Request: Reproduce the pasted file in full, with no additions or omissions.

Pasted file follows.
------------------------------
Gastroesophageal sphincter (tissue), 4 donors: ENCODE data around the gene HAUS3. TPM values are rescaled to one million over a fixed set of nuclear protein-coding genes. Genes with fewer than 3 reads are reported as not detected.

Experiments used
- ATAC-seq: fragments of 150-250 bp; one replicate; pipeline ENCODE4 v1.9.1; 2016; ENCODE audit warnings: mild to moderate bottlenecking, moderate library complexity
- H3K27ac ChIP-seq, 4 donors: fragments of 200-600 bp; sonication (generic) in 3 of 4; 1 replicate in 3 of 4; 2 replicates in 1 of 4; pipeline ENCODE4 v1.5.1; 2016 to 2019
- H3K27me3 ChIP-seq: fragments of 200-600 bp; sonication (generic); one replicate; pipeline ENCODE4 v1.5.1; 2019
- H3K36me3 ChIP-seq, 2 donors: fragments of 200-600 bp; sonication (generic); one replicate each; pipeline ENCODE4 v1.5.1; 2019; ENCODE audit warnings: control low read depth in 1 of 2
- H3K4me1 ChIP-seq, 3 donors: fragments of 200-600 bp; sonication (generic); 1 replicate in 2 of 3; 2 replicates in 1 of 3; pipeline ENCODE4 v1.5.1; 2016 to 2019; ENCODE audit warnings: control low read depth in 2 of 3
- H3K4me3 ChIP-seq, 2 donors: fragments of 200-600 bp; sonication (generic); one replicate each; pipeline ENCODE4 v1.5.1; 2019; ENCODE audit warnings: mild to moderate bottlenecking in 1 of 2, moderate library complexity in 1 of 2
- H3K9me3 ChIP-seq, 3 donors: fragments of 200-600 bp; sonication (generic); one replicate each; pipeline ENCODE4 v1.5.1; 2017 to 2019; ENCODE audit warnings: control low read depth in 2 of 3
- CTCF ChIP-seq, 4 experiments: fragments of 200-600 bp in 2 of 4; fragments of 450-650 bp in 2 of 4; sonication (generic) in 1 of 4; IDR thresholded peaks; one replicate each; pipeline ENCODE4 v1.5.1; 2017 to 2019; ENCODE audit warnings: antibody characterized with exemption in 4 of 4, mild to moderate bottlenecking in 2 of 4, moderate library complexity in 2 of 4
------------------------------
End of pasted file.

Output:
Gastroesophageal sphincter (tissue), 4 donors: ENCODE data around the gene HAUS3. TPM values are rescaled to one million over a fixed set of nuclear protein-coding genes. Genes with fewer than 3 reads are reported as not detected.

Experiments used
- ATAC-seq: fragments of 150-250 bp; one replicate; pipeline ENCODE4 v1.9.1; 2016; ENCODE audit warnings: mild to moderate bottlenecking, moderate library complexity
- H3K27ac ChIP-seq, 4 donors: fragments of 200-600 bp; sonication (generic) in 3 of 4; 1 replicate in 3 of 4; 2 replicates in 1 of 4; pipeline ENCODE4 v1.5.1; 2016 to 2019
- H3K27me3 ChIP-seq: fragments of 200-600 bp; sonication (generic); one replicate; pipeline ENCODE4 v1.5.1; 2019
- H3K36me3 ChIP-seq, 2 donors: fragments of 200-600 bp; sonication (generic); one replicate each; pipeline ENCODE4 v1.5.1; 2019; ENCODE audit warnings: control low read depth in 1 of 2
- H3K4me1 ChIP-seq, 3 donors: fragments of 200-600 bp; sonication (generic); 1 replicate in 2 of 3; 2 replicates in 1 of 3; pipeline ENCODE4 v1.5.1; 2016 to 2019; ENCODE audit warnings: control low read depth in 2 of 3
- H3K4me3 ChIP-seq, 2 donors: fragments of 200-600 bp; sonication (generic); one replicate each; pipeline ENCODE4 v1.5.1; 2019; ENCODE audit warnings: mild to moderate bottlenecking in 1 of 2, moderate library complexity in 1 of 2
- H3K9me3 ChIP-seq, 3 donors: fragments of 200-600 bp; sonication (generic); one replicate each; pipeline ENCODE4 v1.5.1; 2017 to 2019; ENCODE audit warnings: control low read depth in 2 of 3
- CTCF ChIP-seq, 4 experiments: fragments of 200-600 bp in 2 of 4; fragments of 450-650 bp in 2 of 4; sonication (generic) in 1 of 4; IDR thresholded peaks; one replicate each; pipeline ENCODE4 v1.5.1; 2017 to 2019; ENCODE audit warnings: antibody characterized with exemption in 4 of 4, mild to moderate bottlenecking in 2 of 4, moderate library complexity in 2 of 4